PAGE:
Why? As the project goes, requirements change, new opportunities come up, risks occur, stakeholders get new ideas. And if our backlog is not up to date, then the team risks wasting time on features and tools that have no use or will have to be re-done to meet the new requirements.
Backlog refinement is a separate Scrum ceremony. So while we can and should review the backlog during the sprint planning, we should not dedicate too much time to it.
Most Scrum experts recommend either running a backlog refinement session prior to the upcoming sprint start or after the sprint planning session. The meeting has no particular place in the schedule and should be held and repeated on demand.
Estimation in sprint planning meetings
Estimation attracts a lot of attention is the sprint planning meeting agenda. We work on identifying how much capacity we have and how much time the user stories will take to complete.
Estimating in Scrum projects means roughly calculating how much time and resources the user story would consume from the beginning to the done-done stage. It is an educated guess but deviations are inevitable. To help us make the most data-based estimation the teams use information from stakeholders and documents and reports in the company on the past experiences.
Estimation takes time and effort, so people sometimes disregard it. Estimation should not be downplayed though, and here are the top-3 reasons why every Scrum project has to allocate time for it:
- Without estimation, we will not have an idea about the suggested duration of work, the sprint, and the project as a whole. As the project is time-bound and a shippable increment is expected at the end of the sprint, estimation allows the team to fulfill their obligations and keep their stakeholders happy.
- It allows us to qualify and clarify the user stories that we are intending to work on. Dropping the big tasks down into smaller ones, identifying dependencies, – all that makes us more aware of the actual job.
- Estimation highlights complex and high-risk tasks. As we work out how much time and energy something should take, we inevitably look into details of it and spot any risks or tricky moments that each task contains. With that knowledge, we can create a plan B, mitigate most risks before we actually start, and avoid snowballing issues later in the project.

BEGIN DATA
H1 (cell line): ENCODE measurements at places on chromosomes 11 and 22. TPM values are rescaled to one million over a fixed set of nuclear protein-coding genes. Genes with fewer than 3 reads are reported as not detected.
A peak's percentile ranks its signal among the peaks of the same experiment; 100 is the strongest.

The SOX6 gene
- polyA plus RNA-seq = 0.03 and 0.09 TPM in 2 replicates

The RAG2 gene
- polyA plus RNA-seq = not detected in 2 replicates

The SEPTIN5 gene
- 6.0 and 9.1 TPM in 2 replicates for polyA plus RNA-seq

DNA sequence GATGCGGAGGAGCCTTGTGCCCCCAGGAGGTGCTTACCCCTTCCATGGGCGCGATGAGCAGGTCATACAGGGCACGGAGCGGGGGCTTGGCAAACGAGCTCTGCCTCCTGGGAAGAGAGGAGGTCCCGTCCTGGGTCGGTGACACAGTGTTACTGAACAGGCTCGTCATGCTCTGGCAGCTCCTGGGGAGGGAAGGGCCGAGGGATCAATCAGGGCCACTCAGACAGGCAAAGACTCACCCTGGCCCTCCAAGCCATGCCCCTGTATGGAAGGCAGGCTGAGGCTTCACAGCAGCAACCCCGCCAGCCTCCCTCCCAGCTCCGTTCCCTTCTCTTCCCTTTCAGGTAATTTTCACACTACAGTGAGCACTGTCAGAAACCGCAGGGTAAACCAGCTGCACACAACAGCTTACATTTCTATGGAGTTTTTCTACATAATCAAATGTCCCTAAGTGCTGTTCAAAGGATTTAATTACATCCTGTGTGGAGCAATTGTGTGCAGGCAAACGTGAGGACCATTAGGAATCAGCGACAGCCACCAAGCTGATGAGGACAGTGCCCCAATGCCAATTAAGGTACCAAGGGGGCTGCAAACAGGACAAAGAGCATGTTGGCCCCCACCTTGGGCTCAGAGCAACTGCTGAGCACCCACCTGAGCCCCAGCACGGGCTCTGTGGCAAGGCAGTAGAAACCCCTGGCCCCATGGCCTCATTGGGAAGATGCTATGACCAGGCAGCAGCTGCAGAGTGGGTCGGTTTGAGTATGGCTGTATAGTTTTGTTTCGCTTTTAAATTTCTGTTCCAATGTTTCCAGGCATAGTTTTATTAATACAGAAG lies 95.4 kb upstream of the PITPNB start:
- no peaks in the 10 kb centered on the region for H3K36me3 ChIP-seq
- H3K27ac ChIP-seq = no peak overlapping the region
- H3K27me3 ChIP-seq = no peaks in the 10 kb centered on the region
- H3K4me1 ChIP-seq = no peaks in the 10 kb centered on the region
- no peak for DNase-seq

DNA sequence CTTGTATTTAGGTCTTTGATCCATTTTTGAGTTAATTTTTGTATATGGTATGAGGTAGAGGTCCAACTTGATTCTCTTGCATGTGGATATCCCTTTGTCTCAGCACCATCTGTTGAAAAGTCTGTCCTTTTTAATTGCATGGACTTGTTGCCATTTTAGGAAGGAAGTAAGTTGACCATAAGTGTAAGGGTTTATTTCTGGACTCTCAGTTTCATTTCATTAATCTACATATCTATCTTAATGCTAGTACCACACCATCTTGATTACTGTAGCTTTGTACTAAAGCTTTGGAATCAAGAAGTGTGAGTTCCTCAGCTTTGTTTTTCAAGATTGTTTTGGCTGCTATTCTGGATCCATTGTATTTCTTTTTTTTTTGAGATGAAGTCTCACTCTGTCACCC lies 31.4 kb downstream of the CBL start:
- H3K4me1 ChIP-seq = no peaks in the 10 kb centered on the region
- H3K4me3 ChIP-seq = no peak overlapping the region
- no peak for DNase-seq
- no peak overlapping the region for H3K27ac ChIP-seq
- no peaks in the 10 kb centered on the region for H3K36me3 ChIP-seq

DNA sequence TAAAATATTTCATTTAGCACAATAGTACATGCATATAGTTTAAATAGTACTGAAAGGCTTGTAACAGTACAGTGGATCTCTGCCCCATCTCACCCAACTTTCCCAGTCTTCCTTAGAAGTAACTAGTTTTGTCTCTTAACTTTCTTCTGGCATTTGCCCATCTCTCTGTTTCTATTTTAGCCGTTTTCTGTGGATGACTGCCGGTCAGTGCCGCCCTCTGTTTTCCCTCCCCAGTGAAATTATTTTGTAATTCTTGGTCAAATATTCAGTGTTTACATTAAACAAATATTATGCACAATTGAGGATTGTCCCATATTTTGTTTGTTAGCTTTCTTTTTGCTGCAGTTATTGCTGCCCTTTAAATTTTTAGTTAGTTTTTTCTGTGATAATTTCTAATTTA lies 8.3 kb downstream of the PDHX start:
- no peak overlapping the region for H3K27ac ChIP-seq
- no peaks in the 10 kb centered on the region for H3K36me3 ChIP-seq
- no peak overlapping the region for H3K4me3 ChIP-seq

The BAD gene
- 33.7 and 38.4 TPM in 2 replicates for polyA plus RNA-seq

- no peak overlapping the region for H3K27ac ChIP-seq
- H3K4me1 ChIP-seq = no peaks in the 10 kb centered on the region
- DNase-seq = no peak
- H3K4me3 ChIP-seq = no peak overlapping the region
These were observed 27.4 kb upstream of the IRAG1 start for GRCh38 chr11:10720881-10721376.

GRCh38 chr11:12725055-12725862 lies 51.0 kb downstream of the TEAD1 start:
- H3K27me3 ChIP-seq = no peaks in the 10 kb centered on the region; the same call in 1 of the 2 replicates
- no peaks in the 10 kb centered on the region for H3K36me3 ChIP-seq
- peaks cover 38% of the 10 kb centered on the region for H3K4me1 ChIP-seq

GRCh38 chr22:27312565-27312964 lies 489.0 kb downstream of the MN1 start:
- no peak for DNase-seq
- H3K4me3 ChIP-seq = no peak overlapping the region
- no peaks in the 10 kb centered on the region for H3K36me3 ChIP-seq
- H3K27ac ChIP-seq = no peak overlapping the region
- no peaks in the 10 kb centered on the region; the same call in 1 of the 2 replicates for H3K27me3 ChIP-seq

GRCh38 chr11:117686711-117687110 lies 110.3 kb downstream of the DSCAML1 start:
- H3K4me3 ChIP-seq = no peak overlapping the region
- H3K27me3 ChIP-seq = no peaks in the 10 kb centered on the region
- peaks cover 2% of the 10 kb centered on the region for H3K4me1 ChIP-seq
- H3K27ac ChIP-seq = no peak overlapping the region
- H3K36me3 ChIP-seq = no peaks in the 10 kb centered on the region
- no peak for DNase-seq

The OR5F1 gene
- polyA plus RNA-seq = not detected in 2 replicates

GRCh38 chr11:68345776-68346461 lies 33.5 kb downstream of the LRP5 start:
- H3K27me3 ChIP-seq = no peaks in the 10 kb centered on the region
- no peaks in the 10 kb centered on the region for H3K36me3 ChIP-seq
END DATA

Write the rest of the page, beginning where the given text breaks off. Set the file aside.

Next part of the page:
Estimating team capacity in hours
Calculate how many people there are on the team and multiply it by their normal workload.
Let’s say your team is 10 people and they work on the project 5 days a week 4 hours each day. It means that in total you have 200 hours a week.
Next, we take the 400 hours (for a two-week sprint) and deduct all the hours spent on meetings and calls. Let’s say after that we end up with 300 hours. This number represents a 100% productive work time which, again, will be lower due to lunches, coffee breaks, random chats.
As you do your estimations, it’s best to factor those distractions in. They will happen, whether we like it or not, so the real number of hours you’ll get for the project might drop down to something like 250 hours.
Because Scrum focuses on effort and being efficient, rather than stressing about the number of hours that were invested in the project, alternative estimation methods have become popular and overshadowed calculating the effort in hours.
Popular estimation techniques in Scrum
There are many estimation techniques out there that help estimate the effort required to complete the user stories. Today we will touch on the 3 most common ones:
- Big/Uncertain/Small (aka BUS)
- T-shirt sizes
- Fibonacci sequence
Here, we categorize user stories into 3 groups: big, uncertain, and small. To do that, compare each user story to others and assign it to one of the three groups.
Any big stories should be broken up into smaller ones if possible. Uncertain stories must be groomed or broken up.
Some stories will stay big and that’s fine as long as they’re not the majority.